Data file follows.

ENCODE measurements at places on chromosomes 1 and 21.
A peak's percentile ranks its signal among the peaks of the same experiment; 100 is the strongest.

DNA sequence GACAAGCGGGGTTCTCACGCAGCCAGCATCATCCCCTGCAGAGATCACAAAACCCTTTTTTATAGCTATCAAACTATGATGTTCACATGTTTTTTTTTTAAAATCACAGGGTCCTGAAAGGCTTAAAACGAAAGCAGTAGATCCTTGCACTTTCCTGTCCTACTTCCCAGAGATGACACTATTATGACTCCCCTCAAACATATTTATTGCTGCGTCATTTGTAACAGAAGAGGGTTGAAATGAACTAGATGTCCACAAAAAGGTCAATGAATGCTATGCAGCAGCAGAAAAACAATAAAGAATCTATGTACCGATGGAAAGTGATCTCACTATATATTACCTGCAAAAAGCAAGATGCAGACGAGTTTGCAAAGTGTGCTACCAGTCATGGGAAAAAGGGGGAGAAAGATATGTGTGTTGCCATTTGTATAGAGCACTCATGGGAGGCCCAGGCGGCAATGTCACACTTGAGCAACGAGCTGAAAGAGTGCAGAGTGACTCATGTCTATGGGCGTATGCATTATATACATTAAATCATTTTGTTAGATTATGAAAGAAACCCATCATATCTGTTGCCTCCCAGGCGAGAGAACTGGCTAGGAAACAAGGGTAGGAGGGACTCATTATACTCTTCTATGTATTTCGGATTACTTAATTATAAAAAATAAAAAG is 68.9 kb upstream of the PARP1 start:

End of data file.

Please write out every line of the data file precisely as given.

ENCODE measurements at places on chromosomes 1 and 21.
A peak's percentile ranks its signal among the peaks of the same experiment; 100 is the strongest.

DNA sequence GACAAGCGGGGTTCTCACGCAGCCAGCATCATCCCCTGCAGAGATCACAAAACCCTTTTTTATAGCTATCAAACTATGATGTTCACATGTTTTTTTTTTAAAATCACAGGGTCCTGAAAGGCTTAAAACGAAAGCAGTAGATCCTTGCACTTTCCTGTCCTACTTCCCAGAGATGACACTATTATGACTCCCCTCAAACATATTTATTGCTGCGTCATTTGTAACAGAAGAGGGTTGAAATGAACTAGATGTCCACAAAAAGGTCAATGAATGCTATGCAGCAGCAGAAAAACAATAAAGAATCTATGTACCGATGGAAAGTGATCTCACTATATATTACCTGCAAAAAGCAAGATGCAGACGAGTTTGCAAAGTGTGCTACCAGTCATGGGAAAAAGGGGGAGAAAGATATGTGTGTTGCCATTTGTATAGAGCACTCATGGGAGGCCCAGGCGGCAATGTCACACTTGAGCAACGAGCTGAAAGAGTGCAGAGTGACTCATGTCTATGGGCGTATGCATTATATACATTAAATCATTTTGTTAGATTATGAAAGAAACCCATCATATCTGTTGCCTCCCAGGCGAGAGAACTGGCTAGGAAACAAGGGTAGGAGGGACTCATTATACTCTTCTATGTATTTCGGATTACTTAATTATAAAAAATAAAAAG is 68.9 kb upstream of the PARP1 start: